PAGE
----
This paper explored accounts of how a social prescribing service changed in response to the first wave of the COVID-19 pandemic, including the challenges and opportunities from the service provider perspective and how clients experienced the intervention. We found that the service adapted in order to respond to the needs of vulnerable people. The content of the intervention reportedly changed in the early months of the pandemic. Similar to recommendations set out for community health workers (a form of link worker) elsewhere, often in low-income and middle-income countries , the intervention aimed to integrate with existing local infrastructures to support the most vulnerable. Service providers set out to assist with immediate needs (e.g. food parcels, medicine arrangements) and provide support around COVID-19 guidelines and anxieties in both the existing client base and a wider group of vulnerable people. Similar changes were highlighted by stakeholders in social prescribing schemes serving both rural and urban areas of Scotland . Existing clients had varied experiences of the intervention. Some received ‘check-in’ calls, others experienced more in-depth and valued assistance with self-management or social support, while others reported not hearing from their link workers. Some link workers reported innovations developed to support people when linked services were unavailable and when clients were no longer able cope in ways they had done previously. Nevertheless, some clients were struggling with their health and lacked any formal support. Others who were in contact with link workers still felt their journeys were ‘on hold’ or were ‘back to square one’ due to the disruption of linked services such as gyms, walking groups, and social groups. Amongst the multiple challenges of operating a social prescribing service during the COVID-19 pandemic, our findings illuminate the vulnerability of social prescribing when VCSE sector and linked services are not accessible, an issue reported widely in the social prescribing literatures prior to and during the pandemic, for link workers situated both in primary care networks and in VCSE organisations [19, 23, 27].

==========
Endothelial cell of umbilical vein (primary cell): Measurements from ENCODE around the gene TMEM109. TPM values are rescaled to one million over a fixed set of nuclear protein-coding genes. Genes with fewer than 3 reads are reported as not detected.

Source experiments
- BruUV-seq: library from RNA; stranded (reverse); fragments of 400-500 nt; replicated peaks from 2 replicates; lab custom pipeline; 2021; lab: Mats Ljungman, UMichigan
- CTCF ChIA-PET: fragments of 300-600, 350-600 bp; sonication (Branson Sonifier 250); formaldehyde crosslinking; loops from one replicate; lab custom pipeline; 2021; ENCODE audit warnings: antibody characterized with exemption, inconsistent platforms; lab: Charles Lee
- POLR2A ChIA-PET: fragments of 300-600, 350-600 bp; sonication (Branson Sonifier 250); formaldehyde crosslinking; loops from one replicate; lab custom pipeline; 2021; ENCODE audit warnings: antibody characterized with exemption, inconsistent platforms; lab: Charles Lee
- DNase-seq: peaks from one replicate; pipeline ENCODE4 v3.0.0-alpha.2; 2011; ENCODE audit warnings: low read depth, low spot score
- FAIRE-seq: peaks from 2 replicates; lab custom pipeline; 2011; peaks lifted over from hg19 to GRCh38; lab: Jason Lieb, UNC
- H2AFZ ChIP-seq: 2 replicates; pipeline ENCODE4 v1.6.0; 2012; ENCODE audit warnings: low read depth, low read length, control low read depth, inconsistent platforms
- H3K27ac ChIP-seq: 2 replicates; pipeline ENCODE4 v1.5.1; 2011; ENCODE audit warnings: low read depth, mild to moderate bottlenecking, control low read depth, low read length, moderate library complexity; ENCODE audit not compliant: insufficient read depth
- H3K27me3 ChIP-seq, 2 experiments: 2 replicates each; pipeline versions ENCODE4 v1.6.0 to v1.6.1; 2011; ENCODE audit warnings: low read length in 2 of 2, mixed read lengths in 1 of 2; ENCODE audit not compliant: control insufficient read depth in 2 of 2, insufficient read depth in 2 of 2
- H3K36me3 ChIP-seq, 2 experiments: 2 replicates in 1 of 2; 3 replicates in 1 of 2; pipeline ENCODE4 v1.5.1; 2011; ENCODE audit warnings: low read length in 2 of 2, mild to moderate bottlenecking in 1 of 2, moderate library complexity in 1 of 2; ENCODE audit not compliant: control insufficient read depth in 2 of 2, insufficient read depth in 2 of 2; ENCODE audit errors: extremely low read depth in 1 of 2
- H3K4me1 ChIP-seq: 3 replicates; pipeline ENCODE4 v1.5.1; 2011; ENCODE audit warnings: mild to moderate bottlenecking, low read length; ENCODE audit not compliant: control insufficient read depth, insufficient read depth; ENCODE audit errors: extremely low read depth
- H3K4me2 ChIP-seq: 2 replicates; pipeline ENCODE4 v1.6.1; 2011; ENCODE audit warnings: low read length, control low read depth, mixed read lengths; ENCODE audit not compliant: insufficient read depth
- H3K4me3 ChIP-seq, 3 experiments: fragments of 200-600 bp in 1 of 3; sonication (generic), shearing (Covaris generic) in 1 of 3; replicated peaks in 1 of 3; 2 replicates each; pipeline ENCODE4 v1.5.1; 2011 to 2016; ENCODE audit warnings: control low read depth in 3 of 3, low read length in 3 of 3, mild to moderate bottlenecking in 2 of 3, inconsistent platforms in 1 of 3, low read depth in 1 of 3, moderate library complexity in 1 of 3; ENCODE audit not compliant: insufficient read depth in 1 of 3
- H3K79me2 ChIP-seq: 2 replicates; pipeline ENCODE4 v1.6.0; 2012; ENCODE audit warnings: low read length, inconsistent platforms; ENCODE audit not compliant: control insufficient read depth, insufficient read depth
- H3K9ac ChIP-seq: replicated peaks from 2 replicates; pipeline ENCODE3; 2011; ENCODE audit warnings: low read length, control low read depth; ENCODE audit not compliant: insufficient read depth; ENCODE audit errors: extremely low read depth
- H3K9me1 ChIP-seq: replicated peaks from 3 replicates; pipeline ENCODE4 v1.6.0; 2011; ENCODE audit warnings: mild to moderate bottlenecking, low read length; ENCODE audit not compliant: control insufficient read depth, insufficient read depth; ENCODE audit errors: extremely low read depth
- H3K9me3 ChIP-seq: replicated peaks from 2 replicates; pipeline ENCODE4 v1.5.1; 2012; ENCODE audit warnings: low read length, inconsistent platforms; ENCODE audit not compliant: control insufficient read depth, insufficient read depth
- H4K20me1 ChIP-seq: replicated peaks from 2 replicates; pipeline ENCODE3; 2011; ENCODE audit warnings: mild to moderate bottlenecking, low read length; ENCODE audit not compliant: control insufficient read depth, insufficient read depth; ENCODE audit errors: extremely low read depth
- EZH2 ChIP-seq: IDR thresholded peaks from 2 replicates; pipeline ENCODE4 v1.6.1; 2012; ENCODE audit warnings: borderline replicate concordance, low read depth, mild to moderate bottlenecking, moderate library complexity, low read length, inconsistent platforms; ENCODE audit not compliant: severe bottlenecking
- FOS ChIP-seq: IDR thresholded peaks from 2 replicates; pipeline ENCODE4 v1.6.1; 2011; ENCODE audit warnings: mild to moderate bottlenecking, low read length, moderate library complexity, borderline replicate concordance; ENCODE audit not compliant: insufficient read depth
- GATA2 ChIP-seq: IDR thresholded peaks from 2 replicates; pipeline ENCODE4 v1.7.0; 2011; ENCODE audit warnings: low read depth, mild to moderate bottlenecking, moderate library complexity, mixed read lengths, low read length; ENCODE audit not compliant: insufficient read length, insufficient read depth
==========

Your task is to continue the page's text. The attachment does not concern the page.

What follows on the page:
The COVID-19 pandemic created opportunities and challenges for clients’ engagement with social prescribing. Service providers reported better access to clients via telephone in the first months of remote delivery. However, some link workers expressed difficulties engaging clients who were digitally excluded or illiterate via remote methods, and some clients reported that services, including online exercise or art classes, were inaccessible or did not work for them. Evidence suggests that digital exclusion has coupled with social exclusion during the pandemic, particularly in older adults with multi-morbidities and functional impairments . The increase in digital inequities in access to healthcare during the COVID-19 pandemic will require “intensive, long-term support networks” to address digital exclusion and help people develop the skills and access to technology needed for digital inclusion . Providing additional support to enable digital inclusion will require extra capacity from link workers who already often experience high caseloads . Without additional support, digitally excluded clients will struggle to engage with remotely and/or digitally delivered social prescribing, which will likely continue post-pandemic .